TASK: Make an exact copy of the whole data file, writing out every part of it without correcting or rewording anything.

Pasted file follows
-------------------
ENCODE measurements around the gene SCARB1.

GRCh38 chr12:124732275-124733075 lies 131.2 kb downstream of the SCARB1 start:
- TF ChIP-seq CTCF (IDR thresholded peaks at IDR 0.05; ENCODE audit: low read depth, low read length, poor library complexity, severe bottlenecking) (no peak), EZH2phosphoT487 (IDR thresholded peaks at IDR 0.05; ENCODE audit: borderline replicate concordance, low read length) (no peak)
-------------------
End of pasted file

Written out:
ENCODE measurements around the gene SCARB1.

GRCh38 chr12:124732275-124733075 lies 131.2 kb downstream of the SCARB1 start:
- TF ChIP-seq CTCF (IDR thresholded peaks at IDR 0.05; ENCODE audit: low read depth, low read length, poor library complexity, severe bottlenecking) (no peak), EZH2phosphoT487 (IDR thresholded peaks at IDR 0.05; ENCODE audit: borderline replicate concordance, low read length) (no peak)